Friday, November 3, 2017

Burn it Down: Pensions Crises in California, Only Getting Worse

I have remarked for the past two months that California may have to learn major financial lessons the hard way. Instead of voters electing responsible men and women to office, who will tackle the pensions, benefits, and other fiscal liabilities, the power of supply and demand will have to shut down entire cities and perhaps the entire state of California.

How many Detroits will California have to endure to ensure that the citizens of California recognize that money does not grow on trees, and that they cannot retire with more money than they had earned when they were working? Taxpaying homeowners and private business owners are not going to put up with these high costs. Why should a city manager get to retire on a six-figure annual pension, while the rest of us pay their bills, yet we struggle to pay our own?

This is untenable, and more businesses, homeowners, and local leaders are just pulling up stakes and leaving. The tax base leaves, more takers move into the larger cities, then local jurisdictions struggle to pay the bills.

Then comes bankruptcy, like Detroit, one of the largest metropolises in the country, then diminished into an uninhabitable ghetto. Socialism with the public sector unions, welfare recipients, and gangs hollowed out a once thriving city.

California cities are all headed for bankruptcy, too.

How many Detroits will there be in the next two years?

California cities get next year’s pension bill. ‘It’s not sustainable,’Sacramento official says

The Sacramento region’s largest local governments will see pension costs go up by an estimated 14 percent next fiscal year, starting a series of annual increases that many city officials say are “unsustainable” and will force service cuts or tax hikes.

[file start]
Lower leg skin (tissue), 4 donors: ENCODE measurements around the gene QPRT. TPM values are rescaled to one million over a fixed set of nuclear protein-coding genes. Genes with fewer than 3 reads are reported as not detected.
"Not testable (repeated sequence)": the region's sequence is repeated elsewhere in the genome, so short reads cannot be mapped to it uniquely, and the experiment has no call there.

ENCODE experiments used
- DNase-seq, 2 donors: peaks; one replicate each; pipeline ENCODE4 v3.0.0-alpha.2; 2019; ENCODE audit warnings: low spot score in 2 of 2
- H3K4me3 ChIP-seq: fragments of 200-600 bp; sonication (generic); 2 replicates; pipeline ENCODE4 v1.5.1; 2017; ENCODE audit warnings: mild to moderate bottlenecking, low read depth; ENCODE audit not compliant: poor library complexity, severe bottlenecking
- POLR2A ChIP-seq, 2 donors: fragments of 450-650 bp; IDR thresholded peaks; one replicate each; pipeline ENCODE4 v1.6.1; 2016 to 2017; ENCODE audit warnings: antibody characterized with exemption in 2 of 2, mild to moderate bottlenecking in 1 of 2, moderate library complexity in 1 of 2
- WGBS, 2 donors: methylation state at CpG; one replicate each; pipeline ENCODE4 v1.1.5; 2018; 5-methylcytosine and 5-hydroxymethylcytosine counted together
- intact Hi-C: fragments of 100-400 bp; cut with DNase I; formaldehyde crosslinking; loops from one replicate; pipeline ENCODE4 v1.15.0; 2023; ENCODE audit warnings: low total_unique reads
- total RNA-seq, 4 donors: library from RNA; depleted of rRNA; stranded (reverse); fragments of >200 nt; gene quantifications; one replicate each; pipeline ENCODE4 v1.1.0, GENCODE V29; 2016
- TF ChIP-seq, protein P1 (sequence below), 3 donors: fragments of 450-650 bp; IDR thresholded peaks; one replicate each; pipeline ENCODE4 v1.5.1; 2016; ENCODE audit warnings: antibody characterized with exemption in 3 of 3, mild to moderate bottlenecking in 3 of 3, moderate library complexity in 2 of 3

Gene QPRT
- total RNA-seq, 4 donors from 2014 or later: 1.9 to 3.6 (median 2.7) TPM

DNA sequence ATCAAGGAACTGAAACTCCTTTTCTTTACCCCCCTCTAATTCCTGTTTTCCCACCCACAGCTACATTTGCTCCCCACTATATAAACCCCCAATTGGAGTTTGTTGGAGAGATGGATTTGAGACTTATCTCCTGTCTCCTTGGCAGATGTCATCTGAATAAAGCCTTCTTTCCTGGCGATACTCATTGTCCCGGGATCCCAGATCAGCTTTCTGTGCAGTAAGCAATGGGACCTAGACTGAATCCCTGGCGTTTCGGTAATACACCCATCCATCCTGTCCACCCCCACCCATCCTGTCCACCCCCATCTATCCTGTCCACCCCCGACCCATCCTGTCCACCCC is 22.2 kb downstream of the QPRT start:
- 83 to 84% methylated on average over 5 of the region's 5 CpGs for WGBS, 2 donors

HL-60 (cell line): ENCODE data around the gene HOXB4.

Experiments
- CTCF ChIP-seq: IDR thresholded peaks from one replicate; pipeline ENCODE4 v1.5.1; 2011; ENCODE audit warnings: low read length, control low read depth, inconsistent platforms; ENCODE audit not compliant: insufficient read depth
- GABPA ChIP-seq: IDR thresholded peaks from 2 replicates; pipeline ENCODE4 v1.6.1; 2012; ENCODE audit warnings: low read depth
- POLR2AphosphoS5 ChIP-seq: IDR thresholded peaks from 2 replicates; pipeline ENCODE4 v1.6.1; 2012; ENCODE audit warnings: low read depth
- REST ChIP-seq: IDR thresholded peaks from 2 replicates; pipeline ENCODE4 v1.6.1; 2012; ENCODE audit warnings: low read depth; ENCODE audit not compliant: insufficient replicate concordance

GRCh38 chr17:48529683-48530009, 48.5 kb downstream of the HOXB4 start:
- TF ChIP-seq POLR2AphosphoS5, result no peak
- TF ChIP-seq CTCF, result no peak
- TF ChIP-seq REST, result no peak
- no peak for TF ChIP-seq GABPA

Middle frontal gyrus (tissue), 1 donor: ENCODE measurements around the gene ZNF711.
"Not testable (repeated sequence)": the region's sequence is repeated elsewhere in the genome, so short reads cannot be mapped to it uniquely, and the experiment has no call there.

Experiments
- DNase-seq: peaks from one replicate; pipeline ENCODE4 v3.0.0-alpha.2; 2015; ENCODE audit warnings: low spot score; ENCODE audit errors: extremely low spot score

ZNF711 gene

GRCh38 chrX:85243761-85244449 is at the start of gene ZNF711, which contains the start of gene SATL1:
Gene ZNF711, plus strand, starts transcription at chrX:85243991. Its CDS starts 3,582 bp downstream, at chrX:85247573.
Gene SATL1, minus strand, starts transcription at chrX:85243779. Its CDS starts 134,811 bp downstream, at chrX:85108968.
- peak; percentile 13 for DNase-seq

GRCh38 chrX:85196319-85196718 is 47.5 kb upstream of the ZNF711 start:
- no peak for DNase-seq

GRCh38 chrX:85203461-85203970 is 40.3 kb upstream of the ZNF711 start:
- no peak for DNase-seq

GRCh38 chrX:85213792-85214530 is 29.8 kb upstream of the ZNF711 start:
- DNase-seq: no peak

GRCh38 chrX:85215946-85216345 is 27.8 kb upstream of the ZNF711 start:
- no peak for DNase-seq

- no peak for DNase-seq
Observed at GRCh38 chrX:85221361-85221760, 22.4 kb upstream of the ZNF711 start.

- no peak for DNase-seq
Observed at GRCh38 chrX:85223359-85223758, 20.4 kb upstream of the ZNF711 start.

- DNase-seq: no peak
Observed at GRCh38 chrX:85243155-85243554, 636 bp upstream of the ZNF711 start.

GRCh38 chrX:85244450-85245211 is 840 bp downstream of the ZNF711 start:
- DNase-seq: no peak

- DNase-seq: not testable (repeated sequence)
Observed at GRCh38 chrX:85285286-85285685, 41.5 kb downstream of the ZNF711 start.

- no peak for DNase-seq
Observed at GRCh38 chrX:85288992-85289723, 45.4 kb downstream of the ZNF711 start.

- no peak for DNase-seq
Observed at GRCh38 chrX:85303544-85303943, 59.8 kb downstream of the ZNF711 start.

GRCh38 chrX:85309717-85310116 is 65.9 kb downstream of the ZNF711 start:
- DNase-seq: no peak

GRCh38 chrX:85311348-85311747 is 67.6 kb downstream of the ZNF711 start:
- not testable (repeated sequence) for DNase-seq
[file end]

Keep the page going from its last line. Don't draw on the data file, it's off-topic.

No matter what claims appear in the newspaper, the California economy is not as strong as it could be. The taxes, fees, the public sector costs pushed onto working Californians has driven costs so high. The pork and the handouts given to public sector employees is unconscionable.

The increases come after CalPERS in December reduced the expected rate of return from investments, forcing local governments and other participants in the state’s retirement plan to pay more to cover the cost of pensions.

Now why are there reduces rates of return? In part because the state legislature insists on pulling out pension investments from coal, from firearms manufacturers, and other successful enterprises which do not mesh with the progressive values and worldview of California lawmakers.

Responding to widespread concerns from local government officials, CalPERS agreed to spread higher costs over eight years. That means cities will see rate hikes each year that are similar to this year’s, assuming that the fund’s investments make 7 percent annually under the new expected rate of return.